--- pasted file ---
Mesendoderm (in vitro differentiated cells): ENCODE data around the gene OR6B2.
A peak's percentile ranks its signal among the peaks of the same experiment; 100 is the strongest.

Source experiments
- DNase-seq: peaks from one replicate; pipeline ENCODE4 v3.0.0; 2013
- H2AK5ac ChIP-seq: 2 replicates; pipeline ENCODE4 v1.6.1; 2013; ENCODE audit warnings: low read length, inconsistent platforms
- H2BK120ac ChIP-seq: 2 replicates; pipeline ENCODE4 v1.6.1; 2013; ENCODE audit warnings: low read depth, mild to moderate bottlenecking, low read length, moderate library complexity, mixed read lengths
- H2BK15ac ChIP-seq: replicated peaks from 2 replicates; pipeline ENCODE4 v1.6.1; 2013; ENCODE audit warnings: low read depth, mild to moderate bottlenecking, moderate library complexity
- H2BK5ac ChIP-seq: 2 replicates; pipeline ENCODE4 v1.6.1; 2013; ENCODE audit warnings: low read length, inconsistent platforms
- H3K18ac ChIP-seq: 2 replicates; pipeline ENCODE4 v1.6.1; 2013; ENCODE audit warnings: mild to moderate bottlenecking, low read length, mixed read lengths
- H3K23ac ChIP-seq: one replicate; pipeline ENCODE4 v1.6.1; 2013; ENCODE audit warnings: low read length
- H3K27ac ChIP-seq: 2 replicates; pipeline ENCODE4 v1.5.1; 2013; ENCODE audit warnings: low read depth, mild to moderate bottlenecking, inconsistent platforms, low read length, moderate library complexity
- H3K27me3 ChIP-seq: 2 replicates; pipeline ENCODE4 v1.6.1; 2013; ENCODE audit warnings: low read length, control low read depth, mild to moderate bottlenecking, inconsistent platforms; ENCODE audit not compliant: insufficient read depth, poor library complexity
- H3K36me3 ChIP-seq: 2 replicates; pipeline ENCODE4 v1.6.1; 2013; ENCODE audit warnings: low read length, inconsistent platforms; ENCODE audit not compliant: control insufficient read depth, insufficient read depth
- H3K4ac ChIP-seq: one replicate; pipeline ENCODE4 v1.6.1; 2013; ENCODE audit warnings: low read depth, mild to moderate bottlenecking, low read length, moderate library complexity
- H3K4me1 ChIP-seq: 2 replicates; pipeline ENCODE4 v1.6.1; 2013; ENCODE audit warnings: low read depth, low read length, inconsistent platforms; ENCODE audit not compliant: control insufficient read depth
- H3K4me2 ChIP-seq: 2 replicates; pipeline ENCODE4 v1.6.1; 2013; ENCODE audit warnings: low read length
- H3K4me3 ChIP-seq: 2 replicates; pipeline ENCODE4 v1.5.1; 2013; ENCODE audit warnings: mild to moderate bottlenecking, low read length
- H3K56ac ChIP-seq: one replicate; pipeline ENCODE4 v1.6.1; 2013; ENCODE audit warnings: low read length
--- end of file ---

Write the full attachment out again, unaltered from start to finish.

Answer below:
Mesendoderm (in vitro differentiated cells): ENCODE data around the gene OR6B2.
A peak's percentile ranks its signal among the peaks of the same experiment; 100 is the strongest.

Source experiments
- DNase-seq: peaks from one replicate; pipeline ENCODE4 v3.0.0; 2013
- H2AK5ac ChIP-seq: 2 replicates; pipeline ENCODE4 v1.6.1; 2013; ENCODE audit warnings: low read length, inconsistent platforms
- H2BK120ac ChIP-seq: 2 replicates; pipeline ENCODE4 v1.6.1; 2013; ENCODE audit warnings: low read depth, mild to moderate bottlenecking, low read length, moderate library complexity, mixed read lengths
- H2BK15ac ChIP-seq: replicated peaks from 2 replicates; pipeline ENCODE4 v1.6.1; 2013; ENCODE audit warnings: low read depth, mild to moderate bottlenecking, moderate library complexity
- H2BK5ac ChIP-seq: 2 replicates; pipeline ENCODE4 v1.6.1; 2013; ENCODE audit warnings: low read length, inconsistent platforms
- H3K18ac ChIP-seq: 2 replicates; pipeline ENCODE4 v1.6.1; 2013; ENCODE audit warnings: mild to moderate bottlenecking, low read length, mixed read lengths
- H3K23ac ChIP-seq: one replicate; pipeline ENCODE4 v1.6.1; 2013; ENCODE audit warnings: low read length
- H3K27ac ChIP-seq: 2 replicates; pipeline ENCODE4 v1.5.1; 2013; ENCODE audit warnings: low read depth, mild to moderate bottlenecking, inconsistent platforms, low read length, moderate library complexity
- H3K27me3 ChIP-seq: 2 replicates; pipeline ENCODE4 v1.6.1; 2013; ENCODE audit warnings: low read length, control low read depth, mild to moderate bottlenecking, inconsistent platforms; ENCODE audit not compliant: insufficient read depth, poor library complexity
- H3K36me3 ChIP-seq: 2 replicates; pipeline ENCODE4 v1.6.1; 2013; ENCODE audit warnings: low read length, inconsistent platforms; ENCODE audit not compliant: control insufficient read depth, insufficient read depth
- H3K4ac ChIP-seq: one replicate; pipeline ENCODE4 v1.6.1; 2013; ENCODE audit warnings: low read depth, mild to moderate bottlenecking, low read length, moderate library complexity
- H3K4me1 ChIP-seq: 2 replicates; pipeline ENCODE4 v1.6.1; 2013; ENCODE audit warnings: low read depth, low read length, inconsistent platforms; ENCODE audit not compliant: control insufficient read depth
- H3K4me2 ChIP-seq: 2 replicates; pipeline ENCODE4 v1.6.1; 2013; ENCODE audit warnings: low read length
- H3K4me3 ChIP-seq: 2 replicates; pipeline ENCODE4 v1.5.1; 2013; ENCODE audit warnings: mild to moderate bottlenecking, low read length
- H3K56ac ChIP-seq: one replicate; pipeline ENCODE4 v1.6.1; 2013; ENCODE audit warnings: low read length